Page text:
Luke

Luke 15: There Is Joy When The Lost Are Found.

The context of the parables in this chapter was Jesus receiving of “sinners”, and the complaint raised by the Pharisees and scribes (vv. 1-2). These parables draw a connection with what his hearers knew to what they needed to know. Firstly, they all knew that if they had a lost sheep that they would leave the ninety-nine gathered together to find the one that had lost its way (v. 4). Or likewise, if a woman loses a coin out of ten will search carefully until she finds the missing coin (v. 8). Similarly is the case of a lost son (vv. 11-21). Secondly, when the sheep, coin, and son are found there is great rejoicing (vv. 5-6, 9, 22-24). Finally, Jesus concludes with his main point-that there is rejoicing in the presence of the angels when a sinner who was lost is then found (vv. 7, 10, 32).

There is also an interesting numerical progression in these parables. The lost sheep is one in a hundred, the coin is one in ten, and the son is one of two. Jesus begins with what is of relatively lesser value to that of greater value, but it is the thing of the least relative value that Jesus brings in the Pharisees and scribes for he said, “What man of you…? (v. 4)” They would seek what was 1% of their value. The woman with the coin had lost 10% of her value. Likewise, and again this is relative, the father lost one of two sons (v. 11). Jesus did not say to the scribes and Pharisees what they would do if they lost 10% of their flock or even 50%, but what they would do if they lost 1%. The point is, a lost soul is of greater value than a lost sheep or coin. They had no appreciation for the value of a lost soul who was found.

There is joy in heaven which radiates from the presence of God himself (v. 7), through all the angelic host (v. 10), when one sinner is found. However, when Jesus comes to the parable of the lost son he elaborates on the application to His hearers. Clearly the elder son is meant to draw in his objectors. Rather than objecting to the sinners whom Jesus had received, they should be rejoicing with the Father and the angelic host. Furthermore they ought to reflect on the grace of God that they had so much. Like the elder son, God had given to the nation of Israel so much. As Paul would later write-“to whom pertain the adoption, the glory, the covenants, the giving of the law, the service of God, and the promises; of whom are the fathers and from whom, according to the flesh, Christ came” (Rom. 9: 4-5).

The Pharisees and scribes were like the elder son who put all their focus on their observance of the law (v. 29). They failed to realize that they were also adopted, and that repentance and faith are what is required in this adoption. The prodigal son, like all men, had squandered all the good things that the Father had given to him, but by God’s grace he came to a place of repentance and faith and was restored with joy. Some people spend all they have before they come to the place where they realize their want (v. 14). The lost son had got to the point of not only doing what the Jews regarded as unclean-looking after swine, but he had to eat what the pigs ate because no one cared about him (v. 16). His life was worse than that of one of his father’s hired servants (vv. 17-19).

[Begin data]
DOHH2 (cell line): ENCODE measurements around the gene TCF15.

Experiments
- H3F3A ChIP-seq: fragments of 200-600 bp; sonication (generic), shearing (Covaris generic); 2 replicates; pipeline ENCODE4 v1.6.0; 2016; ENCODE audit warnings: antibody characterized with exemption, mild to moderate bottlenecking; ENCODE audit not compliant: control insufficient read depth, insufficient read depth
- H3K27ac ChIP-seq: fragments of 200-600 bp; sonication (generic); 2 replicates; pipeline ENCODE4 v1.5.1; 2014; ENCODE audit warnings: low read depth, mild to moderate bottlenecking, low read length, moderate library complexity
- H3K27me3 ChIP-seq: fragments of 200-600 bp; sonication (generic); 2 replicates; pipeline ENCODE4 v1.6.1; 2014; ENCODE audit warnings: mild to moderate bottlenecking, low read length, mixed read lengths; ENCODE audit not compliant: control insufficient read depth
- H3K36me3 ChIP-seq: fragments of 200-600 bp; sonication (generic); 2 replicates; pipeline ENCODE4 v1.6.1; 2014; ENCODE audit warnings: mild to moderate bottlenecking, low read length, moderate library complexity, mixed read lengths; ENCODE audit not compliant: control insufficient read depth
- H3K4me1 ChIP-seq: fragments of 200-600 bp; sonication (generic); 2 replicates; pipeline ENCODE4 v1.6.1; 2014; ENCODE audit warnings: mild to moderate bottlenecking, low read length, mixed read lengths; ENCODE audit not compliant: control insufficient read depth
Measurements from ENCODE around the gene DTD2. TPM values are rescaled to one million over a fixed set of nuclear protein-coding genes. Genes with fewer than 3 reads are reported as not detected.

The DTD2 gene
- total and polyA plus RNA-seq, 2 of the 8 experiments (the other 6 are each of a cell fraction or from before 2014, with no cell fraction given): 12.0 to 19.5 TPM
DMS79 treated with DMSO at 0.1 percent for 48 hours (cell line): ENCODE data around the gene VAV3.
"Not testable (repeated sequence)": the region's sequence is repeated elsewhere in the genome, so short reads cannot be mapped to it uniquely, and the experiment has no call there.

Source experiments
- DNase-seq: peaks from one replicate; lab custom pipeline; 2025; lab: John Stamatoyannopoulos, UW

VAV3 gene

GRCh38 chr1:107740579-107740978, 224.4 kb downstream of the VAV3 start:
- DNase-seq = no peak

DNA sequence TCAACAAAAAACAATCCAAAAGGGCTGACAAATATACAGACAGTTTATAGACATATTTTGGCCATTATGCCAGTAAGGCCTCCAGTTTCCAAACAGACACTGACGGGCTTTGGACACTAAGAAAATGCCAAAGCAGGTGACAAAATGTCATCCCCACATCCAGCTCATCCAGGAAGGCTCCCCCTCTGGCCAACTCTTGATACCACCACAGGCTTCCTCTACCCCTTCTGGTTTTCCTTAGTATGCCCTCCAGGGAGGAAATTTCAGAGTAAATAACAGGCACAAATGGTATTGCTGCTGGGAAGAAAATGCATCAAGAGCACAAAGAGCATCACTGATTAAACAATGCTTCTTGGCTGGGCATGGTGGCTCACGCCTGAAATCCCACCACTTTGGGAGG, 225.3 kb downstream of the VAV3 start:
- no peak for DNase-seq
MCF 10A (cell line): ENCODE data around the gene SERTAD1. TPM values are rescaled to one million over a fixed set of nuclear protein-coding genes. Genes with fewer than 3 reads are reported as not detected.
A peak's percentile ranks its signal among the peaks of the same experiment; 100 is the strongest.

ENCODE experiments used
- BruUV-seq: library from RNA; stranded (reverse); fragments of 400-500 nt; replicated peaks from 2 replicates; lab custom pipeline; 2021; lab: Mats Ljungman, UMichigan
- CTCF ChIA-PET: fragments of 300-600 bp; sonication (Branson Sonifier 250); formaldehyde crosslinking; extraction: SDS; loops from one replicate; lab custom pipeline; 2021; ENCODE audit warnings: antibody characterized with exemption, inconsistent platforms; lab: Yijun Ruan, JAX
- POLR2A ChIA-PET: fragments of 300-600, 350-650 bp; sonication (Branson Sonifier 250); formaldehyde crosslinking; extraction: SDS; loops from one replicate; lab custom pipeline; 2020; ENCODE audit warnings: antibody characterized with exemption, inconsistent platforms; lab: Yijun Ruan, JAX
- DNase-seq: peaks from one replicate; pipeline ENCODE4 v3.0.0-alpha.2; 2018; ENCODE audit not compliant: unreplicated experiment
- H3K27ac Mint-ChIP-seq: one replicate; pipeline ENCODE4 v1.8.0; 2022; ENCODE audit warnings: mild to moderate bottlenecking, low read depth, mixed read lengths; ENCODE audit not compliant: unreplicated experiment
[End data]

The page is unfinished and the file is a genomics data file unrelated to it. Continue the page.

The prodigal son finally understood that his sin was first of all against heaven. God alone defines what sin is. However, he had also fallen short of his father’s expectations as well. He had indeed taken his share of the inheritance and had squandered it and now was not worthy to be called a son. However, as in this parable, this is the place all of us must come to if we are to be fitted with the status of royalty (v. 22). Like the prodigal, we go from feeding on the food of the unclean, to celebrating a feast in the family (v. 23). The scribes and Pharisees were like the older son, their anger prevented them from entering in for the feast (v. 28). This would come to symbolize that state of a majority of the nation of Israel and in particular her leaders.

The elder son also reflects the situation of many whose pride in their own works keeps them from the hope of eternal life, for they compare themselves with others and can see no need for repentance and faith on their part. The heavenly Father was pleading with them, through His Son, and so He still pleads today. To the elder son his father had placed less value on him-he had not even been given a goat to celebrate with his friends-something of far lesser value than the fatted calf. Many do not realize all the good which the Father bestows on His creatures, all the more those who have received the things of “special” revelation. However, there is nothing of greater value, including in the heavenly courts, than a sinner who is found. Joy comes with repentance and faith.

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